Meanwhile, Alabama’s House has already passed a bill that would enable probate judges to refuse to give marriage licenses to same-sex couples without facing legal consequences. Another bill is slated to be introduced shortly that will specifically carve out exemptions to ensure that florists, cake shop owners, photographers and mostly anyone providing goods and services can refuse to serve same-sex couples. What all this adds up to is a legal situation in America where some states will be no-go areas for LGBTs if they want to still have any kind of legal recognition for their partnerships and families and the ability to access simple services like catering and other goods.

Photo credit: Thinkstock.

77 comments

Siyus Copetallus
Siyus Copetallus2 years ago

Thank you for sharing.

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Ron C.
Ron C3 years ago

Every time I encounter a right wing conservative I make the comment "It must be getting embarrassing to be a conservative".....if they ask why just regale them with as many examples as you would like...there are plenty to choose from...and it is always quite easy to keep the examples contemporary...hopefully the odd one will realize the ideology they hold dear is shared by a large group of complete idiots.

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Vicky P.
Vicky P3 years ago

of course they are

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Brian Schrader
Brian Schrader3 years ago

I'm not surprised at all.

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Karen H.
Karen H3 years ago

PART 1
Florida shamefully passed HB7111. In his "evil speech of evil", GOP Rep. Jason Brodeur said the bill would apply to only a handful of the state’s 82 private adoption agencies. If gay couples want to adopt, they can go to the Dept of Children and Families or an agency that doesn’t have religious or moral objections to their raising a child.
Dem. Rep. Dave Kerner said no agency, regardless of whether it’s religion based, should discriminate against anyone — especially if it’s receiving state money. “We should be thanking gay parents for adopting ... and blessing them. We should not be using our time here in the Legislature to continue these antiquated beliefs that folks that have a different sexual orientation than us would not make good parents.”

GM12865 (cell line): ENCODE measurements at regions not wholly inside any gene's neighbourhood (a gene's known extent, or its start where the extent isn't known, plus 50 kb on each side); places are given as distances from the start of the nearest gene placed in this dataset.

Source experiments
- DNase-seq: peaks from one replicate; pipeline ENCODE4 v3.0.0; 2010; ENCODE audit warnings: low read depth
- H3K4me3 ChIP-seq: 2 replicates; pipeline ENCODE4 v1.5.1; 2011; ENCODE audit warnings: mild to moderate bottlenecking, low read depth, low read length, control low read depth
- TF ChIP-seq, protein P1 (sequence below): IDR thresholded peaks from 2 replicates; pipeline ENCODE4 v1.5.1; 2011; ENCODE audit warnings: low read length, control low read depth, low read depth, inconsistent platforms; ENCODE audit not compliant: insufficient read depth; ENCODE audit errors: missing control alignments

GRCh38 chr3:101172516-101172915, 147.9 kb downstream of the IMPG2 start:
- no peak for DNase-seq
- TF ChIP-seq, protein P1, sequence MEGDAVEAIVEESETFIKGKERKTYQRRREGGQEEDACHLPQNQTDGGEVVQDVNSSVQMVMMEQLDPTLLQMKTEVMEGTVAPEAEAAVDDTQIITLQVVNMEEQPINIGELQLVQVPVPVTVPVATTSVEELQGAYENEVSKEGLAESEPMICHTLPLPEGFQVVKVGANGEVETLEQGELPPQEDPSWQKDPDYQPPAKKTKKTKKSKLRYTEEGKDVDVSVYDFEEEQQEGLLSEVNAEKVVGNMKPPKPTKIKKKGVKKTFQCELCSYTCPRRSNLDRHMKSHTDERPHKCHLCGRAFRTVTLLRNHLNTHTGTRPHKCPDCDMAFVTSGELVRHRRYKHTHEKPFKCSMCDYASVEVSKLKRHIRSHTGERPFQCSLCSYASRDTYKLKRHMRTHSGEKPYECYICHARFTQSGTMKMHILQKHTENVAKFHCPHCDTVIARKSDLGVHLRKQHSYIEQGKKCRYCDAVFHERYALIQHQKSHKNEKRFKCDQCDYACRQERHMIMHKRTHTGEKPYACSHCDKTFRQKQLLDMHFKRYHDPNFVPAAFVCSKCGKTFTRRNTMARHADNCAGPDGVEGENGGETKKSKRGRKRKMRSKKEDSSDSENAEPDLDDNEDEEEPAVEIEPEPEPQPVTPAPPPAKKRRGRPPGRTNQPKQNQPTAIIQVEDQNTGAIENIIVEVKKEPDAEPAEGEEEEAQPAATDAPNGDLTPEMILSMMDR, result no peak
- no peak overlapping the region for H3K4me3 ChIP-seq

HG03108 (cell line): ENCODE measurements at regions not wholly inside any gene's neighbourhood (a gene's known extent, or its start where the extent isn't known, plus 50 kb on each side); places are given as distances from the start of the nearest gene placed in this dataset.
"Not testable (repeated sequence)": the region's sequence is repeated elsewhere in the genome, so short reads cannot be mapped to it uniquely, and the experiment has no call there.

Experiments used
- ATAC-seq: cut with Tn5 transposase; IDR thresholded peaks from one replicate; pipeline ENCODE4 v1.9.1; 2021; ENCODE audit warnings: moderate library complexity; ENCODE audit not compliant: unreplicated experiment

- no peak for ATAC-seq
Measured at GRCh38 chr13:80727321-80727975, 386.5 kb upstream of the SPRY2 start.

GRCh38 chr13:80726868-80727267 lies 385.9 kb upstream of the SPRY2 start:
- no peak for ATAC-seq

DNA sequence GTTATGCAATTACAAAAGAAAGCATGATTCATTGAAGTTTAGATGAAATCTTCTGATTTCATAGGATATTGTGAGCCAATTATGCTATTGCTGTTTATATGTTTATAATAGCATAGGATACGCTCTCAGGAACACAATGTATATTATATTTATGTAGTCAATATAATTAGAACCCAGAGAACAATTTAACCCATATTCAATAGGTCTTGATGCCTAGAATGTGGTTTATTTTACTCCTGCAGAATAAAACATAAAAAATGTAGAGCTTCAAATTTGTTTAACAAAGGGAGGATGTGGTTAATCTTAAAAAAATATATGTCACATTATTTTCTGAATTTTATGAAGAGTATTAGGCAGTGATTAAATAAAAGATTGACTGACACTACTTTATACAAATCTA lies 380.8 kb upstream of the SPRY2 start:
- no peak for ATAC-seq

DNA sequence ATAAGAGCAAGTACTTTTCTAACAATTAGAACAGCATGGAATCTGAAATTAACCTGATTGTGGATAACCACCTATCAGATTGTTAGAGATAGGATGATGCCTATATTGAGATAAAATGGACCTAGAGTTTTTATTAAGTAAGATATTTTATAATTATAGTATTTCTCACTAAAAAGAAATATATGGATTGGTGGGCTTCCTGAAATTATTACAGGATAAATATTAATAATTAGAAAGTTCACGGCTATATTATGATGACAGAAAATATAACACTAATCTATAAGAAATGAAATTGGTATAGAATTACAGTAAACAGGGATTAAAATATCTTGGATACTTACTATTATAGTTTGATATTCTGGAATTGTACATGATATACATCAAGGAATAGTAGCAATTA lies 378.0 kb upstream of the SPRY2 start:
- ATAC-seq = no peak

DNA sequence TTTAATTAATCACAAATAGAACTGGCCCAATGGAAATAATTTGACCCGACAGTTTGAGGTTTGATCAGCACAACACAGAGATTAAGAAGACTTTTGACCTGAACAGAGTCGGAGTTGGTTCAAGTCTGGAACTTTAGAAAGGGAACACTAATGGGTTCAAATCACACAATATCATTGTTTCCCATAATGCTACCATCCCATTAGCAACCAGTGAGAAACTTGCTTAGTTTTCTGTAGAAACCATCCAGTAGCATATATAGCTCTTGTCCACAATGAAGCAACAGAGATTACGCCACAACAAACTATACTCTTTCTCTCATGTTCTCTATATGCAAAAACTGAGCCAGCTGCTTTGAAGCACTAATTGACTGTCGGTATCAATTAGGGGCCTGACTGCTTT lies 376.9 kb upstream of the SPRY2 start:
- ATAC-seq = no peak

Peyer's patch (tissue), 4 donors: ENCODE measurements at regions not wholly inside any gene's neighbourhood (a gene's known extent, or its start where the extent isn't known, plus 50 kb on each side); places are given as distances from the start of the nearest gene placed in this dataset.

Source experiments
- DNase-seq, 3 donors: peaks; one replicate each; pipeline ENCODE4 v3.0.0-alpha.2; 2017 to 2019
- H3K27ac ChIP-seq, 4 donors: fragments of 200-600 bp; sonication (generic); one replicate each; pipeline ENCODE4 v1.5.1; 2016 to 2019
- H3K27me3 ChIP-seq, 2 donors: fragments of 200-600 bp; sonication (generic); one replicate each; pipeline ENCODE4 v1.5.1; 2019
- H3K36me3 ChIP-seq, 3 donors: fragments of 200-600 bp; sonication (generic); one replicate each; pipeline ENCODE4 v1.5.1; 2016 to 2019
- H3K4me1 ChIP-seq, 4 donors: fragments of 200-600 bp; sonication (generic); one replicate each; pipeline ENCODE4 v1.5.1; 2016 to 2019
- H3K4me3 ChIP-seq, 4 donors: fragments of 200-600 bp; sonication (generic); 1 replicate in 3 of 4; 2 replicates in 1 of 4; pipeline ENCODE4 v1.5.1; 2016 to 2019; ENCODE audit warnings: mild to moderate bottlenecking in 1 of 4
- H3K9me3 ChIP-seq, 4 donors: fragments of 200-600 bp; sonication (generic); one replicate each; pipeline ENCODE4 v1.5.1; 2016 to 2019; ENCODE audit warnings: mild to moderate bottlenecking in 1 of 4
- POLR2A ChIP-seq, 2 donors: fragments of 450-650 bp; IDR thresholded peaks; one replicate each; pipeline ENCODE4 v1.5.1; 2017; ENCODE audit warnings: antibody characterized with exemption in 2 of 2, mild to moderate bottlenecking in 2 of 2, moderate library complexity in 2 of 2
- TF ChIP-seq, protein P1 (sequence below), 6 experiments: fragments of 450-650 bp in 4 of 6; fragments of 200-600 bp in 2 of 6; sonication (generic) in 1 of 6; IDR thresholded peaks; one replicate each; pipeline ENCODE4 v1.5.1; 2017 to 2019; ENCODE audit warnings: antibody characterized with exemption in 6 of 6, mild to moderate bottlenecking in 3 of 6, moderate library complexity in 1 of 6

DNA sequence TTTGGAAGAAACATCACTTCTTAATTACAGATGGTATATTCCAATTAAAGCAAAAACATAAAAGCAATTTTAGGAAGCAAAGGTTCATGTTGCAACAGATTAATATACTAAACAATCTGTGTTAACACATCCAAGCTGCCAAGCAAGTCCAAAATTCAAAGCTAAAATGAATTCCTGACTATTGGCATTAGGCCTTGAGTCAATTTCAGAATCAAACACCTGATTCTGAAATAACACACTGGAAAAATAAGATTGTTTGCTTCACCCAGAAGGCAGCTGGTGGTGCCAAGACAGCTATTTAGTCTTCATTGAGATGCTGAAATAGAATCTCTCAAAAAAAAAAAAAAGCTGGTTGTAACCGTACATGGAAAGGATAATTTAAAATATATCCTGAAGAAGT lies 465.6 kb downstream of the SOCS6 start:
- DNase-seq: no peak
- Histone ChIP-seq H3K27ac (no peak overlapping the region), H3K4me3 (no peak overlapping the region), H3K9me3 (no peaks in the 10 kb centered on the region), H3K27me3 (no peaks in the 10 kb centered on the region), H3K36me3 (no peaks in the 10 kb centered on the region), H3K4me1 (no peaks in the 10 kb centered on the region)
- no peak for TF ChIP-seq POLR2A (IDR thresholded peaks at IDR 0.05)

According to an ACLU attorney: “The state can’t use religious criteria to place children in state custody. And since the state can’t do that itself, the folks that they hire to do the government’s job can’t do that either.”

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Karen H.
Karen H3 years ago

PART 2
Carlos Smith of Equality Florida said, “These agencies are contracted by the state to do the work of government. They are funded by taxpayers to do this, which means this bill is even worse than Indiana. It promotes state-sanctioned and taxpayer-funded discrimination.” (I’ve contacted Brodeur to tell him that I don’t want MY tax dollars paying for discrimination.)
Florida National Organization for Women lobbyist Barbara DeVane said the bill will hurt children. “If you call yourself a Christian, just ask yourself: How would Jesus vote today? My Bible says we are all made in God’s image, not some of us.”
Check out this video of a 10-year-old adopted by two dads. Nathaniel was young and the agency thought he’d find a new home quickly, but his brother was considered “unadoptable” because he was “too old”. Two dads fought to adopt both boys, and eventually added an autistic sibling who was languishing in a child care facility. https://youtu.be/pQ1iNsB5-QM

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pam w.
pam w3 years ago

Interesting....all these comments and not ONE supporting the decision?

Can it be there are no bigoted FANS here? Or is it that they're ashamed to comment positively, knowing how everyone else feels?

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Karen H.
Karen H3 years ago

The bill would allow any adoption agency the right to “refuse to participate in adoptions and foster care placements that violate their religious beliefs.”
I have to ask what one of these “religious” adoption agencies would do with a child that identified as transgender. Force the child to accept the body he/she was born in, or abandon him/her altogether?
Now the religious right is turning children into pawns. So much for Jesus saying, “Suffer the little children to come unto me and forbid them not, for of such is the kingdom of God.” Well, they’ve got the “suffer” right, if nothing else.

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Danuta Watola
Danuta W3 years ago

Thanks for sharing.

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ERIKA SOMLAI
ERIKA S3 years ago

noted,thank you